It’s that time of year again. Time for summer holidays, barbeques, and high gas prices.
And, oh yes, time for a small but significant number of people to worry about the mystical significance of numbers. Because, you see, June 6 isn’t just any date, it is (or could be) a day of evil and bad luck, a date containing the reputed “Number of the Beast” mentioned in the Bible’s Book of Revelation.
The concern over (and significance of) 666 is the result of a misunderstanding. Scholars note that the notorious number is actually a reference to the Christian-persecuting Roman emperor Nero, though many continue to believe that 666 is somehow satanic.
Pop culture fuels this fear. Rock and heavy metal bands such as Slayer, Iron Maiden, and Dio have long included satanic imagery and references to 666 in their song lyrics and cover art. This sort of pseudo-satanism has less to do with devil worship than clever marketing. Such gimmicks have long been a staple of commercial fiction and film, including the recent remake of The Omen (being released—of course—on 6/6/06). In the new film, the characters believe that world events are fulfilling Biblical prophecy and that Satan is among us. The best-selling Christian series Left Behind also capitalized on this numerological nonsense.
Of course, 666 is hardly alone in having a bad reputation. To this day some office buildings and airplanes avoid the number 13, despite no evidence that there is anything bad or unlucky about it. (Highways, addresses, and area codes have also been renumbered to avoid 666.) After the September 11, 2001 attacks, many people noted that the twin towers could be symbolized by the 11 in the date, which must mean… something.
Why do people find such significance in arbitrary numbers? We are pattern-seeking animals. The human mind is designed to seek meaning, and it often finds meaning where none exists. Some religious fundamentalists have for decades and centuries claimed that the End Times are nearly upon us, interpreting both manmade and natural disasters as signs of the impending apocalypse.
My first brush with numbers of supposedly special significance came as a child at the beach when I was told that every seventh wave was especially big. This intrigued me, and every once in a while I would take a break from making sandcastles and anatomically generous mermaids to count the waves. I’d pick an area of beach in front of me, wait for the biggest wave I could find to hit the shore, then start counting. After about twenty minutes it became clear to me that the number seven, in this case anyway, held no special significance. Big waves came and went without apparent pattern.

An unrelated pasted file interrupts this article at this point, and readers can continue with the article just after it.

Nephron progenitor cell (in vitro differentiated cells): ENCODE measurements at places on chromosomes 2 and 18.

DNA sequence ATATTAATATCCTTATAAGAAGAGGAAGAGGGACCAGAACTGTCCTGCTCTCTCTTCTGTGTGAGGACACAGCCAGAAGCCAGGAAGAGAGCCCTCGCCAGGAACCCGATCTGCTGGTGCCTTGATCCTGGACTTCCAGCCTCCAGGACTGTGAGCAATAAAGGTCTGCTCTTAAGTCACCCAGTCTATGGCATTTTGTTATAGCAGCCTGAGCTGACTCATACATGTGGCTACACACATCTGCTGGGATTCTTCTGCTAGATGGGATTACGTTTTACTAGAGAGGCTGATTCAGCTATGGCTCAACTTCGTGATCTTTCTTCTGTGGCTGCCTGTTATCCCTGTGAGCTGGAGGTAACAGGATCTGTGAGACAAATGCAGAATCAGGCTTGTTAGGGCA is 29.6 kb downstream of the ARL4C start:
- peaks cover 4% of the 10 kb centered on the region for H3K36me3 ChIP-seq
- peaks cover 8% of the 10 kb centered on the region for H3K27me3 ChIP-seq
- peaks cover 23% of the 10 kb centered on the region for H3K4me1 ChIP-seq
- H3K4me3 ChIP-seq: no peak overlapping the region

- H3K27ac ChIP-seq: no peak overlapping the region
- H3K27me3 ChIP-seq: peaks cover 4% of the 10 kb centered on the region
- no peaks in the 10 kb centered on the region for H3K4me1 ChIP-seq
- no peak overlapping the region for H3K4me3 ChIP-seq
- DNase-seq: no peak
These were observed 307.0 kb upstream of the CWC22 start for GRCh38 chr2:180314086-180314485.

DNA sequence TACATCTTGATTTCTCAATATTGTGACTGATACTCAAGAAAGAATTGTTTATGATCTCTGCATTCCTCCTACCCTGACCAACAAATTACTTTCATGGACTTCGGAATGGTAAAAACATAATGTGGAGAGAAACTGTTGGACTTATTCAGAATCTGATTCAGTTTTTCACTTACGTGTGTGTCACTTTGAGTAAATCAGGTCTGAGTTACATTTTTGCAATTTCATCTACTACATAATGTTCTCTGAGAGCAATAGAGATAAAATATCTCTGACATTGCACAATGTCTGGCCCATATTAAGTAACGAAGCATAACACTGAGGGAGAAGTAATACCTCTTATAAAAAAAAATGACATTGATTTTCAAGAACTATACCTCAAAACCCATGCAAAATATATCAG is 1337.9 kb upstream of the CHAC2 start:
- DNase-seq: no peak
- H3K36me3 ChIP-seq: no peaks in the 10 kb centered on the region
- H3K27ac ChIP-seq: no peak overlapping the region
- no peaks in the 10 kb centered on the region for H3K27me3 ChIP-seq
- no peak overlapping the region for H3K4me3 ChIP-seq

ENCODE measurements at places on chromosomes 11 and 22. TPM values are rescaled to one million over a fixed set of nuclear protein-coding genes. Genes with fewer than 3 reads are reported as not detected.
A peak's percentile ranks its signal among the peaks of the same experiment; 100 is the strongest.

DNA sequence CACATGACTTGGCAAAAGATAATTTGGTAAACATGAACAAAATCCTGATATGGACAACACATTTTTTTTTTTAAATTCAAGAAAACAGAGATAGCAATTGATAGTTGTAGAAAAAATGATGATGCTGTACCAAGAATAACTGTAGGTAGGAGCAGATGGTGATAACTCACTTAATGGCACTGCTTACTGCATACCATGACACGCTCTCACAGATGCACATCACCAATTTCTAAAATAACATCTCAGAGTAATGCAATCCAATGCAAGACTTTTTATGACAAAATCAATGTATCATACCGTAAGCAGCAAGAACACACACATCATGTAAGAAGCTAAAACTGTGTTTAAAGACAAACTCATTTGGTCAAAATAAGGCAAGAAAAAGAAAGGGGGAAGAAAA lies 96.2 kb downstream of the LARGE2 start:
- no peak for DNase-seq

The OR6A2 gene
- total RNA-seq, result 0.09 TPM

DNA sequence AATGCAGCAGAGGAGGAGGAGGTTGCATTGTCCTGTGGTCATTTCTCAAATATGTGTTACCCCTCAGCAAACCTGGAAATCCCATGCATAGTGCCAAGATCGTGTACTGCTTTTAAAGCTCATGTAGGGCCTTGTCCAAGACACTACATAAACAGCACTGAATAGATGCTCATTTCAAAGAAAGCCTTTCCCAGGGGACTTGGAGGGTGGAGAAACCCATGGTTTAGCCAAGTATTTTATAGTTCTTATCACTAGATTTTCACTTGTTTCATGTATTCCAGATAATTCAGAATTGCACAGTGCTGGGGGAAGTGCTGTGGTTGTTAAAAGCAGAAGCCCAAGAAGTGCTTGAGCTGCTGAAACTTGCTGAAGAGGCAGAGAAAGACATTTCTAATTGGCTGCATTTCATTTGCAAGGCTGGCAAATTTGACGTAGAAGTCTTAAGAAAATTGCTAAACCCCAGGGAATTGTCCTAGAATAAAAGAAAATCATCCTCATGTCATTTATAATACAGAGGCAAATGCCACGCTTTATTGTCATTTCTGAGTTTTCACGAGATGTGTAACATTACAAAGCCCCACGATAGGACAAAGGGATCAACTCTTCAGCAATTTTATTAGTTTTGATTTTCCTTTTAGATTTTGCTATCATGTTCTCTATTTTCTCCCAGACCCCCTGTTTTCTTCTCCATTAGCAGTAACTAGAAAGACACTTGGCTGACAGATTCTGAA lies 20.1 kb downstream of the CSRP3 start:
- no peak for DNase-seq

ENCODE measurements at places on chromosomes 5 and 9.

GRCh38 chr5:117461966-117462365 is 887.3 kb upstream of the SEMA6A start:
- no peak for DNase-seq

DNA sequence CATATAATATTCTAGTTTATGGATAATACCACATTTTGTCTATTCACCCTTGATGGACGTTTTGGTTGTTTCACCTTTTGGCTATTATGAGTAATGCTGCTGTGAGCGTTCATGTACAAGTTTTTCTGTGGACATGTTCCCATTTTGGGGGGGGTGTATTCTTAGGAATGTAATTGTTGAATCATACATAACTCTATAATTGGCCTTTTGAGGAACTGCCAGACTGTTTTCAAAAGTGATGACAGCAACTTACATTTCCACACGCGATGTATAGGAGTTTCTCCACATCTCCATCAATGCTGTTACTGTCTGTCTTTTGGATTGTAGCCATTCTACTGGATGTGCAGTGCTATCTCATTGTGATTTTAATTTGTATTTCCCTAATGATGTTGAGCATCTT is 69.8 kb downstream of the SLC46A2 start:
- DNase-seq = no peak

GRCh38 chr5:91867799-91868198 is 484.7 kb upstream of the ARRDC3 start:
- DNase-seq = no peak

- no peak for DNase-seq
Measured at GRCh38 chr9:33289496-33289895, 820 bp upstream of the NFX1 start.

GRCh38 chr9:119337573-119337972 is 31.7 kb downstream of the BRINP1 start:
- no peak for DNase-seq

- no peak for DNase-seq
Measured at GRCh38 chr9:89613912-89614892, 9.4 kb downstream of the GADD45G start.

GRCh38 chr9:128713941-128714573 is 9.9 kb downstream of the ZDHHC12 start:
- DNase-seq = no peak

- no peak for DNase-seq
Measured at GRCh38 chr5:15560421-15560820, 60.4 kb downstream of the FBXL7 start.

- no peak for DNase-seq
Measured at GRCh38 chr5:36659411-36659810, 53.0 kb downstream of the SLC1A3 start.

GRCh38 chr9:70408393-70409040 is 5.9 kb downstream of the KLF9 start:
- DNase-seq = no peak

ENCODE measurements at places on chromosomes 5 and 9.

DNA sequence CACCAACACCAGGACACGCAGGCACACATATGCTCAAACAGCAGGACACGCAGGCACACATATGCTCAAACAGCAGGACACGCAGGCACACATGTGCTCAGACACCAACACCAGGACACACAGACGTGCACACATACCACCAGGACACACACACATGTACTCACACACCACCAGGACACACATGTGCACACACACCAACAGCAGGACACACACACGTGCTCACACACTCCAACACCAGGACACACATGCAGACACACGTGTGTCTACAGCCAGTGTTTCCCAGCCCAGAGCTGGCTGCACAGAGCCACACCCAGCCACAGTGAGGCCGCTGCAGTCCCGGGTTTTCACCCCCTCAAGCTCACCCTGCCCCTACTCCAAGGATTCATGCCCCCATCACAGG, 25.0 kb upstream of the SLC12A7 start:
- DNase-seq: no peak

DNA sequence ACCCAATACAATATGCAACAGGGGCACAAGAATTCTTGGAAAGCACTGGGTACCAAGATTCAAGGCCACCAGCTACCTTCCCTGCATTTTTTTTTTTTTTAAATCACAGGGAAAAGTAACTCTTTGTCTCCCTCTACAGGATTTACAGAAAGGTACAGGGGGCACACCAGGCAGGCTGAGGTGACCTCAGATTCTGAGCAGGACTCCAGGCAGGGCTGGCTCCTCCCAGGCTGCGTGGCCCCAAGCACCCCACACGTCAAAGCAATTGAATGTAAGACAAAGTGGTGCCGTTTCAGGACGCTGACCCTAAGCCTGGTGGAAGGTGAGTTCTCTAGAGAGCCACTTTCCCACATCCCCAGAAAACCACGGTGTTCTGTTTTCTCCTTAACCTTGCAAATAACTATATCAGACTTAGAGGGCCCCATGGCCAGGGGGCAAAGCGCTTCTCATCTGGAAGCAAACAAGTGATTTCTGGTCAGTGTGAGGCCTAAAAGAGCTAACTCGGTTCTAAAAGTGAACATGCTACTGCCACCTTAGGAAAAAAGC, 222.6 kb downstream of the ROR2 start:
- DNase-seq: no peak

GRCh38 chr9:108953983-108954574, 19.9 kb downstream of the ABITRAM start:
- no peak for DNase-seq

It is often claimed that deaths come in threes. Yet a little critical thinking dispels this myth. Tens of thousands of people die every day from disease, accident, suicide, and murder. Out of all those, which are “counted” (and by whom or what?) toward the string of three? If the deaths are ordered in noticeable groups of three, presumably they would come within a certain timeframe, say a few days or weeks. But if you don’t specify or predefine what time frame you’re looking for—or whose deaths you’re counting—you won’t know if you have it. With any set of events, if you pick and choose which ones you notice, you can make groups of anything. People often see patterns they impose, not necessarily real patterns in the world.
Most of these claims are testable. If a person believes that big waves come in sevens, good things come in fives, deaths come in threes, or the number 666 is evil (however one defines that), these can be tested to see if they are true. So far the belief in special numbers rests on faith instead of evidence.
Of course, even if the number 666 did hold some sort of satanic or sinister significance, it would have nothing to do with the date June 6, 2006. No matter how you write out the numbers in the month, day, and year, there is no connection to 666. Even if you leave off the century marker of 2000, as people often do, we are left not with 6 but instead 06.
Since Arabic (some say Indian) mathematicians had the (now-obvious but then-brilliant) idea to invent the zero as a placeholder thousands of years ago, we can’t simply ignore the correct date. The closest one could come would be 6606, which somehow doesn’t seem as scary as 666 but holds the same potential for evil.
Benjamin Radford is managing editor of Skeptical Inquirer magazine and co-author of Hoaxes, Myths, and Manias: Why We Need Critical Thinking.
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